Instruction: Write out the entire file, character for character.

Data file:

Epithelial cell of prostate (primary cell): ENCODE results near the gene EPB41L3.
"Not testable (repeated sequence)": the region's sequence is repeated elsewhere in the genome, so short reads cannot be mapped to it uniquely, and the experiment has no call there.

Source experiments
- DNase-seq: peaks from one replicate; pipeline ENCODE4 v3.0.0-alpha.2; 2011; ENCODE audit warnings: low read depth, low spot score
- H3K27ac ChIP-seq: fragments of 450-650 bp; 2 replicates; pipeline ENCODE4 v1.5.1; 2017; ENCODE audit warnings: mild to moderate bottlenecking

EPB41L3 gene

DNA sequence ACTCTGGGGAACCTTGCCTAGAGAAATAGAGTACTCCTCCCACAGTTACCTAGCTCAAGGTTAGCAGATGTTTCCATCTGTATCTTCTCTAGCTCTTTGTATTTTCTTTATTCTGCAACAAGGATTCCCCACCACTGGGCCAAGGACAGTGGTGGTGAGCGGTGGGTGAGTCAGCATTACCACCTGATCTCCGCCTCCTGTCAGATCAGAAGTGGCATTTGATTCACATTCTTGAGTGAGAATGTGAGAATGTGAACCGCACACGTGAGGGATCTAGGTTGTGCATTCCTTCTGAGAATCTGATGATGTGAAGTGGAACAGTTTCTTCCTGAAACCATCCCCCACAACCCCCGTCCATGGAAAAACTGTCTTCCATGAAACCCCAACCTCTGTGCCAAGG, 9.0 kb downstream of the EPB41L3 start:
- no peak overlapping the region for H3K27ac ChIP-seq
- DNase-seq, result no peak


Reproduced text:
Epithelial cell of prostate (primary cell): ENCODE results near the gene EPB41L3.
"Not testable (repeated sequence)": the region's sequence is repeated elsewhere in the genome, so short reads cannot be mapped to it uniquely, and the experiment has no call there.

Source experiments
- DNase-seq: peaks from one replicate; pipeline ENCODE4 v3.0.0-alpha.2; 2011; ENCODE audit warnings: low read depth, low spot score
- H3K27ac ChIP-seq: fragments of 450-650 bp; 2 replicates; pipeline ENCODE4 v1.5.1; 2017; ENCODE audit warnings: mild to moderate bottlenecking

EPB41L3 gene

DNA sequence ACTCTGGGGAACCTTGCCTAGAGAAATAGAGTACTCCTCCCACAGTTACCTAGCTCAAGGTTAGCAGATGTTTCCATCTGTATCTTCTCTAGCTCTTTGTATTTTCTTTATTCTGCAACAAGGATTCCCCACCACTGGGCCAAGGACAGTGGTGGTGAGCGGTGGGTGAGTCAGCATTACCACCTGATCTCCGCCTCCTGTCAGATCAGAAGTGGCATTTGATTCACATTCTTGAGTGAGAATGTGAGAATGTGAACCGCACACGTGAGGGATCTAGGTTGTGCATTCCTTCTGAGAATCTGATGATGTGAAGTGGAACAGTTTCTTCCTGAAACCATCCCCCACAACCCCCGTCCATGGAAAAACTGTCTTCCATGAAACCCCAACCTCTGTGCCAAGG, 9.0 kb downstream of the EPB41L3 start:
- no peak overlapping the region for H3K27ac ChIP-seq
- DNase-seq, result no peak